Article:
If you haven’t seen Baghdad ER, the documentary about the people — the nurses, doctors, corpsmen, orderlies, et al — of the 86th Combat Support Hospital (CSH; since replaced by the 10th CSH out of Fort Carson) out of Fort Campbell, and you have an opinion about this or any other war and haven’t ever lived through one — a war that is — I suggest you sit your ass in front of the television and order HBO or annoy the hell out of friends who have it, because this will absolutely, unequivocally leave you breathless.
The documentary was done by two-time Emmy Award winning producer/director Jon Alpert and Matthew O’Neill. It also includes coverage of the various personnel from several different units — most National Guard — who patrol the infamous Route Irish, better known in the media as IED Alley. There is also some extraordinary footage of actual Medevac pickups performed by the 54th Medical Company Air Ambulance Team.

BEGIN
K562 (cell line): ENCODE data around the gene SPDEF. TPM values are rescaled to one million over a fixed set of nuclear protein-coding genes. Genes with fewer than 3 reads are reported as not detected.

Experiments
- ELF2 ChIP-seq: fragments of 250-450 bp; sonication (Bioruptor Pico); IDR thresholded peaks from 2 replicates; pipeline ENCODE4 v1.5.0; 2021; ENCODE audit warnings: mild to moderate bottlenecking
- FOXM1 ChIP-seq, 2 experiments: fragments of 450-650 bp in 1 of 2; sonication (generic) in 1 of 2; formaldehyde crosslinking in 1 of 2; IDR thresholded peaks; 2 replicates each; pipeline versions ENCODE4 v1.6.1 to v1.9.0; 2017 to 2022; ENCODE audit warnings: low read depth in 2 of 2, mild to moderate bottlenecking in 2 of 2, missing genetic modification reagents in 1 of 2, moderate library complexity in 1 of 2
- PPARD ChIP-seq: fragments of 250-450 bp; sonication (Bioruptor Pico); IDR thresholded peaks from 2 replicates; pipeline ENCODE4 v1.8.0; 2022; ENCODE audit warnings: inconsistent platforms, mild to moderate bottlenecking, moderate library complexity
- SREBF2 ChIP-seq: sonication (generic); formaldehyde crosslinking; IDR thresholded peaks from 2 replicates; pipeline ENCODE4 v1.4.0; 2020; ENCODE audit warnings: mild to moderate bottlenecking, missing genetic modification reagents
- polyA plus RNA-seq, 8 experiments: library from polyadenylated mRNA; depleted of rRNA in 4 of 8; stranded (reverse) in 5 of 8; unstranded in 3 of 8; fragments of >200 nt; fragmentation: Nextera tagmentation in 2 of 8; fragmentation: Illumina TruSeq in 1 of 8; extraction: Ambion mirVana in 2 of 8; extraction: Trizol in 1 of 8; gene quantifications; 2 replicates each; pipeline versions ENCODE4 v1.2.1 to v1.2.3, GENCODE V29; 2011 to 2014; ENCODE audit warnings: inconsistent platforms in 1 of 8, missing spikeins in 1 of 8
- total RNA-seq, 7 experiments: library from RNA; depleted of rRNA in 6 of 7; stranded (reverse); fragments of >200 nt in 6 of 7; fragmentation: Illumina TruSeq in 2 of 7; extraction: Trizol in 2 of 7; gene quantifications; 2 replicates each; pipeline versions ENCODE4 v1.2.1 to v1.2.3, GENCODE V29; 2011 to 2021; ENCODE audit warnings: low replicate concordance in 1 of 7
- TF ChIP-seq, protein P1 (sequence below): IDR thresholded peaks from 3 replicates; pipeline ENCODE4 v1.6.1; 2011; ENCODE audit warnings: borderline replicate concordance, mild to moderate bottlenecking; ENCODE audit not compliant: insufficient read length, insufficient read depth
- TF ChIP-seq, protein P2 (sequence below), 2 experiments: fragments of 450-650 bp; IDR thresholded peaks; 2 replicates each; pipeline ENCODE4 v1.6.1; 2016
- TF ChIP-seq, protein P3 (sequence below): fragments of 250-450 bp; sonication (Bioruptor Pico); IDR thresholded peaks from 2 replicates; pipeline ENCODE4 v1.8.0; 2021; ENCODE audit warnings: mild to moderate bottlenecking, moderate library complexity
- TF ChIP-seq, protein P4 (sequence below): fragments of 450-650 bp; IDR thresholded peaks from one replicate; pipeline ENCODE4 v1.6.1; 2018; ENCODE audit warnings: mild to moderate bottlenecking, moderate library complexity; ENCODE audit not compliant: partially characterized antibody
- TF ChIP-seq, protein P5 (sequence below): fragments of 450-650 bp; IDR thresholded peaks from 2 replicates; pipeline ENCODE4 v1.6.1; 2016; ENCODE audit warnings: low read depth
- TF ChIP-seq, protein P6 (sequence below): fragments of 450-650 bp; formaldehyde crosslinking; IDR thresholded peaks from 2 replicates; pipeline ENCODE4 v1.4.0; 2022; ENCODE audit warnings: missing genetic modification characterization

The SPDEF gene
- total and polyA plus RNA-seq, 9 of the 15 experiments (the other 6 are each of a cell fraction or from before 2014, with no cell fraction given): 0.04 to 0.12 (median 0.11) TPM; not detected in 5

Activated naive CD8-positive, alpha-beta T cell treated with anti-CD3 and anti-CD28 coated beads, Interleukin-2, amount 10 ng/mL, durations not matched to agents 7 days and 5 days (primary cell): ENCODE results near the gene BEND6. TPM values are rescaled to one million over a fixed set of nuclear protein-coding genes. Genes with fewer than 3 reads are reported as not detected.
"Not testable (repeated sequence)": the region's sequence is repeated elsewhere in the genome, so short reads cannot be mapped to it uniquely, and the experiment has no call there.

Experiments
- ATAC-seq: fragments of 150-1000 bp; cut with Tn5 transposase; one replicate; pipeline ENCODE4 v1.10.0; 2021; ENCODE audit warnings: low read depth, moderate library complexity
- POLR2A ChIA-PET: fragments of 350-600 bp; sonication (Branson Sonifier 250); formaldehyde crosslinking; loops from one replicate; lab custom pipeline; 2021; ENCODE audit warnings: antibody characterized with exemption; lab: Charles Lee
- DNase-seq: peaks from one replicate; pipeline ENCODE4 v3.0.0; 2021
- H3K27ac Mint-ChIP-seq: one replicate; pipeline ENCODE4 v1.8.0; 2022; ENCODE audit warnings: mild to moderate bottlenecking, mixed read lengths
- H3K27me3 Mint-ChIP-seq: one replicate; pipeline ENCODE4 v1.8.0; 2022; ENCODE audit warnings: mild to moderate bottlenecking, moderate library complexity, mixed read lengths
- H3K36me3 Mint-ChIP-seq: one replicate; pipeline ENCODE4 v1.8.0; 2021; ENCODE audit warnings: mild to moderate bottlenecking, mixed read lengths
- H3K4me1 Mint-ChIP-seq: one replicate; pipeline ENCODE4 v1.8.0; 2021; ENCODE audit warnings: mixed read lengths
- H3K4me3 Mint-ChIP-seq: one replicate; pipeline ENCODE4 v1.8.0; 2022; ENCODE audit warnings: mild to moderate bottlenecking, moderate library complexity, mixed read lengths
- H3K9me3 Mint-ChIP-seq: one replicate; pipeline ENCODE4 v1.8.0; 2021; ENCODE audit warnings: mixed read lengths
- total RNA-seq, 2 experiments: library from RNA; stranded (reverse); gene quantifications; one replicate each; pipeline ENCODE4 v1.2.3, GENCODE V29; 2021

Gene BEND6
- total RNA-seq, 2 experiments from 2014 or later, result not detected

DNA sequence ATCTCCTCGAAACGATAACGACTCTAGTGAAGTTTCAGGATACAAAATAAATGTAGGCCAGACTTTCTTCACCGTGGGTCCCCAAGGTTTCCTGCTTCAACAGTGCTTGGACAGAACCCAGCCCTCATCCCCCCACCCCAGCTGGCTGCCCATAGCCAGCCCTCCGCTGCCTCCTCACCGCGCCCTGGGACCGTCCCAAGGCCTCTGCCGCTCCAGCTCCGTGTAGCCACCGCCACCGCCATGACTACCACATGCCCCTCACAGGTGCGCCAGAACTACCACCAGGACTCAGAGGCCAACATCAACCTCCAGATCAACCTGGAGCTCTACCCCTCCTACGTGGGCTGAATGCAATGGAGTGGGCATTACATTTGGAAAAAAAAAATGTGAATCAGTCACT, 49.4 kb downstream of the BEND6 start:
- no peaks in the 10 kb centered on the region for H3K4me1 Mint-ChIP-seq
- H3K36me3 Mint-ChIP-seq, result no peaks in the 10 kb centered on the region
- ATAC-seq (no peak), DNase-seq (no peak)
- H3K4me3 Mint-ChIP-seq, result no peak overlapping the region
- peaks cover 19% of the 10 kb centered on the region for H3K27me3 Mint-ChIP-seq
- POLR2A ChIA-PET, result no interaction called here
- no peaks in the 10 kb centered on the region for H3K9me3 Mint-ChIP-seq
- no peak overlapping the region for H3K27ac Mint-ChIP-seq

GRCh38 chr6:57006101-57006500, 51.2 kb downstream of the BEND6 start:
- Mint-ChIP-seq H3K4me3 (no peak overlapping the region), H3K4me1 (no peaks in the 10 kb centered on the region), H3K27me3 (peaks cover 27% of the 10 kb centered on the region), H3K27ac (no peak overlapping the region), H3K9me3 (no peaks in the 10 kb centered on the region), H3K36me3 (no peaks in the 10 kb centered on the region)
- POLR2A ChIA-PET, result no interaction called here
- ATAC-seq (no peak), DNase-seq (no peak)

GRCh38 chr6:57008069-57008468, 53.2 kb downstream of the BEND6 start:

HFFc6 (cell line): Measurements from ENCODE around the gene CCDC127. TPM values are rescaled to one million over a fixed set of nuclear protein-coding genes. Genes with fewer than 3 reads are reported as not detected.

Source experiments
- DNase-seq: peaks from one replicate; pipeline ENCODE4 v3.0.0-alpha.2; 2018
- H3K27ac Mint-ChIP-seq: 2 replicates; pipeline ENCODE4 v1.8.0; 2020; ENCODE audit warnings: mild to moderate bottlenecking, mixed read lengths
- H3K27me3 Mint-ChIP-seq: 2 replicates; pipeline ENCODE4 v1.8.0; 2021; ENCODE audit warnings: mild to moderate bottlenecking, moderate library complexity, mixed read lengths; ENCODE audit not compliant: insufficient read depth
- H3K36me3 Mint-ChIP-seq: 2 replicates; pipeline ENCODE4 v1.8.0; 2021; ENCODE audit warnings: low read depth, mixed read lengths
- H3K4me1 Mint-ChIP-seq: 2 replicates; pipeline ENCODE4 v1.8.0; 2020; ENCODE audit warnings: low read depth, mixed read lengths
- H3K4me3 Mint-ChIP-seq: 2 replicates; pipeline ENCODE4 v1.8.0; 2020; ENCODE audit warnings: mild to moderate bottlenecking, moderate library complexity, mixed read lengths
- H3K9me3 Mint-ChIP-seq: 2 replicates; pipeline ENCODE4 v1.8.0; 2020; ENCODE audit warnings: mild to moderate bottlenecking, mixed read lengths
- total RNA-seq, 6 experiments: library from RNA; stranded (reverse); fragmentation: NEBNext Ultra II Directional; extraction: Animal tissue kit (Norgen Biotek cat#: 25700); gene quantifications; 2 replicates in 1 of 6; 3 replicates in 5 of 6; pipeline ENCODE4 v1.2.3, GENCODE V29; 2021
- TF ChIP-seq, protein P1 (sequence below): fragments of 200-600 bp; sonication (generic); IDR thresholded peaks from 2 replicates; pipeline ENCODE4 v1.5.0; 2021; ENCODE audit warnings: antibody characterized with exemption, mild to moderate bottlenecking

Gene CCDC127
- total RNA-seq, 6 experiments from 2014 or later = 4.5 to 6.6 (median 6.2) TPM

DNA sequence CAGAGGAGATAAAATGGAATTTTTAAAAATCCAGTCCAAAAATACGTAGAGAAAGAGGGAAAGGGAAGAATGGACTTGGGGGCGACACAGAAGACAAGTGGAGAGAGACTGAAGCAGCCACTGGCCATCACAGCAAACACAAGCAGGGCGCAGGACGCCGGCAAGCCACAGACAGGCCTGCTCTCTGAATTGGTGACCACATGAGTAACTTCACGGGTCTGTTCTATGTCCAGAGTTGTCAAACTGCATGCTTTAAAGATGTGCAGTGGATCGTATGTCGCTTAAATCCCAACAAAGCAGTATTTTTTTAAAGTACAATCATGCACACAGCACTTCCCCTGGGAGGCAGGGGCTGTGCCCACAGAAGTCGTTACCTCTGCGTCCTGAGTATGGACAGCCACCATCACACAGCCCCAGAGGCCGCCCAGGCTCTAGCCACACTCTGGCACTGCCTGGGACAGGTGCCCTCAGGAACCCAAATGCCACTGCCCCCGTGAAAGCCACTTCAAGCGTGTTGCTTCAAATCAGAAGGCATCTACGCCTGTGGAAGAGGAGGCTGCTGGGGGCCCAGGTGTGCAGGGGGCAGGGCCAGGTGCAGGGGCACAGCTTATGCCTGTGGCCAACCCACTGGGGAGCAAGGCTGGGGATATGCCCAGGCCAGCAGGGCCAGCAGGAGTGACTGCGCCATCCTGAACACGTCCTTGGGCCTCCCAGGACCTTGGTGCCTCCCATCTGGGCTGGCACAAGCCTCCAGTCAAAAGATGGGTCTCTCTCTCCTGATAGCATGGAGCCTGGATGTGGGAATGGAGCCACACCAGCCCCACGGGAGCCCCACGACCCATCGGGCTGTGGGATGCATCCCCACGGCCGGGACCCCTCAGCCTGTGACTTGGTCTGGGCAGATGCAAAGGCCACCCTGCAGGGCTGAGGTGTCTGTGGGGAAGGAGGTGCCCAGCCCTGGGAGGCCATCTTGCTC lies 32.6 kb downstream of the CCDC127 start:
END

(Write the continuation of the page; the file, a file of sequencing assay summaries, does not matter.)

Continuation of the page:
There is some absolutely brutal footage in this, so it isn’t for the squeamish, but if you want to see a side of war than transcends the glory of combat, this is it.
A frank, honest look at a modern MASH unit circa mid-2005, complete with tasteless jokes, gore, amputations, horrific wounds, incredible sorrow and a look at the real meaning of heroism, both on the field of combat and in its aftermath.
And those of you who want to know what being a soldier is all about. Watch the face and listen to what is said by the wounded GI who is told he's going home for further surgery.